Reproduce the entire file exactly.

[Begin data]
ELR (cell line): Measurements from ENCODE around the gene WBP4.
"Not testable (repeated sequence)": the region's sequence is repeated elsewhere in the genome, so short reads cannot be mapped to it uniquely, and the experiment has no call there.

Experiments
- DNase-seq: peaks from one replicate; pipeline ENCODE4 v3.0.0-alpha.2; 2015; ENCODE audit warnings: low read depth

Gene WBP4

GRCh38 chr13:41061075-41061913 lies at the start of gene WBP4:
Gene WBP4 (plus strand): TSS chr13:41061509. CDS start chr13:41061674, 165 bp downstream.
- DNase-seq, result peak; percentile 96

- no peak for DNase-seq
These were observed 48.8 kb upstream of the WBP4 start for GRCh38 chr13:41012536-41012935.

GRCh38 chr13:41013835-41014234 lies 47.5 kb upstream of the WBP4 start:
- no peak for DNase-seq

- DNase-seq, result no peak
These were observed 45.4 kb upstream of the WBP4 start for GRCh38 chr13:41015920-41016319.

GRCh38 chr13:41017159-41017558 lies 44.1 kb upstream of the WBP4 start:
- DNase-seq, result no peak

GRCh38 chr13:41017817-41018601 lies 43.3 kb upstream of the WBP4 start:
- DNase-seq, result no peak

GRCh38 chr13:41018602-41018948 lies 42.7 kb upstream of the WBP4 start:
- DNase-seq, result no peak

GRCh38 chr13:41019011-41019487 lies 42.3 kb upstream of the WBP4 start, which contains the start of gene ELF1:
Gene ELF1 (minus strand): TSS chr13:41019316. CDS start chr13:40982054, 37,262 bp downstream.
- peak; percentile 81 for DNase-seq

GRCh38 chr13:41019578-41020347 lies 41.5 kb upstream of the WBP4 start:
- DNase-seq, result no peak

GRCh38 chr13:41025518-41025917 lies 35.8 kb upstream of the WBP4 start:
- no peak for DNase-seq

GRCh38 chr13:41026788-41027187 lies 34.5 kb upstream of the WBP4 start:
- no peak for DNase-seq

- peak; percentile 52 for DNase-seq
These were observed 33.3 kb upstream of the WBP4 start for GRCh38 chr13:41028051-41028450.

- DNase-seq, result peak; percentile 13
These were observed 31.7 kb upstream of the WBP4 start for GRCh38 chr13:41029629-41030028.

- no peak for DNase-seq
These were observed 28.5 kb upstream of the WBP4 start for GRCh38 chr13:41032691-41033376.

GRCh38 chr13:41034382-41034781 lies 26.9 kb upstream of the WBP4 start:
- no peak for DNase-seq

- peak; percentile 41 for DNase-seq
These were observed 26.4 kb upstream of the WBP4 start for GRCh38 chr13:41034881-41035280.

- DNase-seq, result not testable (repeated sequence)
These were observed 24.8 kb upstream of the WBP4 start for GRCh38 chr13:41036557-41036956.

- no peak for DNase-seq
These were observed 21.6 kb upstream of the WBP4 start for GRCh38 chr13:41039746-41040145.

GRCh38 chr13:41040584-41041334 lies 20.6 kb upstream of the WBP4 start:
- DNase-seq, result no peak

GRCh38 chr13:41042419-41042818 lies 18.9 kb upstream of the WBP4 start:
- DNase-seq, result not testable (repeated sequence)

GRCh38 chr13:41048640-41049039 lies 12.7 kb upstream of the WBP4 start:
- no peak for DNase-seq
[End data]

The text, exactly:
ELR (cell line): Measurements from ENCODE around the gene WBP4.
"Not testable (repeated sequence)": the region's sequence is repeated elsewhere in the genome, so short reads cannot be mapped to it uniquely, and the experiment has no call there.

Experiments
- DNase-seq: peaks from one replicate; pipeline ENCODE4 v3.0.0-alpha.2; 2015; ENCODE audit warnings: low read depth

Gene WBP4

GRCh38 chr13:41061075-41061913 lies at the start of gene WBP4:
Gene WBP4 (plus strand): TSS chr13:41061509. CDS start chr13:41061674, 165 bp downstream.
- DNase-seq, result peak; percentile 96

- no peak for DNase-seq
These were observed 48.8 kb upstream of the WBP4 start for GRCh38 chr13:41012536-41012935.

GRCh38 chr13:41013835-41014234 lies 47.5 kb upstream of the WBP4 start:
- no peak for DNase-seq

- DNase-seq, result no peak
These were observed 45.4 kb upstream of the WBP4 start for GRCh38 chr13:41015920-41016319.

GRCh38 chr13:41017159-41017558 lies 44.1 kb upstream of the WBP4 start:
- DNase-seq, result no peak

GRCh38 chr13:41017817-41018601 lies 43.3 kb upstream of the WBP4 start:
- DNase-seq, result no peak

GRCh38 chr13:41018602-41018948 lies 42.7 kb upstream of the WBP4 start:
- DNase-seq, result no peak

GRCh38 chr13:41019011-41019487 lies 42.3 kb upstream of the WBP4 start, which contains the start of gene ELF1:
Gene ELF1 (minus strand): TSS chr13:41019316. CDS start chr13:40982054, 37,262 bp downstream.
- peak; percentile 81 for DNase-seq

GRCh38 chr13:41019578-41020347 lies 41.5 kb upstream of the WBP4 start:
- DNase-seq, result no peak

GRCh38 chr13:41025518-41025917 lies 35.8 kb upstream of the WBP4 start:
- no peak for DNase-seq

GRCh38 chr13:41026788-41027187 lies 34.5 kb upstream of the WBP4 start:
- no peak for DNase-seq

- peak; percentile 52 for DNase-seq
These were observed 33.3 kb upstream of the WBP4 start for GRCh38 chr13:41028051-41028450.

- DNase-seq, result peak; percentile 13
These were observed 31.7 kb upstream of the WBP4 start for GRCh38 chr13:41029629-41030028.

- no peak for DNase-seq
These were observed 28.5 kb upstream of the WBP4 start for GRCh38 chr13:41032691-41033376.

GRCh38 chr13:41034382-41034781 lies 26.9 kb upstream of the WBP4 start:
- no peak for DNase-seq

- peak; percentile 41 for DNase-seq
These were observed 26.4 kb upstream of the WBP4 start for GRCh38 chr13:41034881-41035280.

- DNase-seq, result not testable (repeated sequence)
These were observed 24.8 kb upstream of the WBP4 start for GRCh38 chr13:41036557-41036956.

- no peak for DNase-seq
These were observed 21.6 kb upstream of the WBP4 start for GRCh38 chr13:41039746-41040145.

GRCh38 chr13:41040584-41041334 lies 20.6 kb upstream of the WBP4 start:
- DNase-seq, result no peak

GRCh38 chr13:41042419-41042818 lies 18.9 kb upstream of the WBP4 start:
- DNase-seq, result not testable (repeated sequence)

GRCh38 chr13:41048640-41049039 lies 12.7 kb upstream of the WBP4 start:
- no peak for DNase-seq